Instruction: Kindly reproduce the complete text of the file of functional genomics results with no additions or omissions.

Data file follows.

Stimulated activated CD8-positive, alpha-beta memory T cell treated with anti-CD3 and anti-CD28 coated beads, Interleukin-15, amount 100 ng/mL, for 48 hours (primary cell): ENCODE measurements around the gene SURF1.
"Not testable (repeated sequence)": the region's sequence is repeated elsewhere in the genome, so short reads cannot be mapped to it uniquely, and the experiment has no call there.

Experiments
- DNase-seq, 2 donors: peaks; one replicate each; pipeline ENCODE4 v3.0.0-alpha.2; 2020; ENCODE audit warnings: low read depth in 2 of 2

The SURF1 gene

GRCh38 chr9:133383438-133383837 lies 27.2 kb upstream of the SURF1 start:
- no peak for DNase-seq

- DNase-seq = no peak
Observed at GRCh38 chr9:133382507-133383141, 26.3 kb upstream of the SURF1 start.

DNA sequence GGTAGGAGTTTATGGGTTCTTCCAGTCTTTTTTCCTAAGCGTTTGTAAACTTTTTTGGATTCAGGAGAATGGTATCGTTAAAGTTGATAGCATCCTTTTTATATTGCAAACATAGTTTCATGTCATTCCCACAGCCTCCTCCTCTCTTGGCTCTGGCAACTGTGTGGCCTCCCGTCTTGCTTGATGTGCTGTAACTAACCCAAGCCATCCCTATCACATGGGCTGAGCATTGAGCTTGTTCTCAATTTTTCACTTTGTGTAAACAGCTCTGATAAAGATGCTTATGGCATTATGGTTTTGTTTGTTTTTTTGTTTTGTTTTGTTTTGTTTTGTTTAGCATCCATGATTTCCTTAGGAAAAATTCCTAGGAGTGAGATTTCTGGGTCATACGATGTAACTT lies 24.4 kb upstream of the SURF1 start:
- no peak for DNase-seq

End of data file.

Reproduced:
Stimulated activated CD8-positive, alpha-beta memory T cell treated with anti-CD3 and anti-CD28 coated beads, Interleukin-15, amount 100 ng/mL, for 48 hours (primary cell): ENCODE measurements around the gene SURF1.
"Not testable (repeated sequence)": the region's sequence is repeated elsewhere in the genome, so short reads cannot be mapped to it uniquely, and the experiment has no call there.

Experiments
- DNase-seq, 2 donors: peaks; one replicate each; pipeline ENCODE4 v3.0.0-alpha.2; 2020; ENCODE audit warnings: low read depth in 2 of 2

The SURF1 gene

GRCh38 chr9:133383438-133383837 lies 27.2 kb upstream of the SURF1 start:
- no peak for DNase-seq

- DNase-seq = no peak
Observed at GRCh38 chr9:133382507-133383141, 26.3 kb upstream of the SURF1 start.

DNA sequence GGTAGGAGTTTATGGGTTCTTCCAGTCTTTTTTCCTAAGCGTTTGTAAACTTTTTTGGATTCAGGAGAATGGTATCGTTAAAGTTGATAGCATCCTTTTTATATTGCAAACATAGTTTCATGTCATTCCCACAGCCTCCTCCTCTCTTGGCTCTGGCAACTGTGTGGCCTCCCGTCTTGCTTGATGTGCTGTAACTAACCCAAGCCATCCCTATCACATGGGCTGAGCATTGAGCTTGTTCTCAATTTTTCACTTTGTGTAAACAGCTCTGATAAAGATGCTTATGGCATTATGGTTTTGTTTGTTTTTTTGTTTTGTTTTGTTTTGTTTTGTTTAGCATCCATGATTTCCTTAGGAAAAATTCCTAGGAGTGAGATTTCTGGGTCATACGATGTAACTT lies 24.4 kb upstream of the SURF1 start:
- no peak for DNase-seq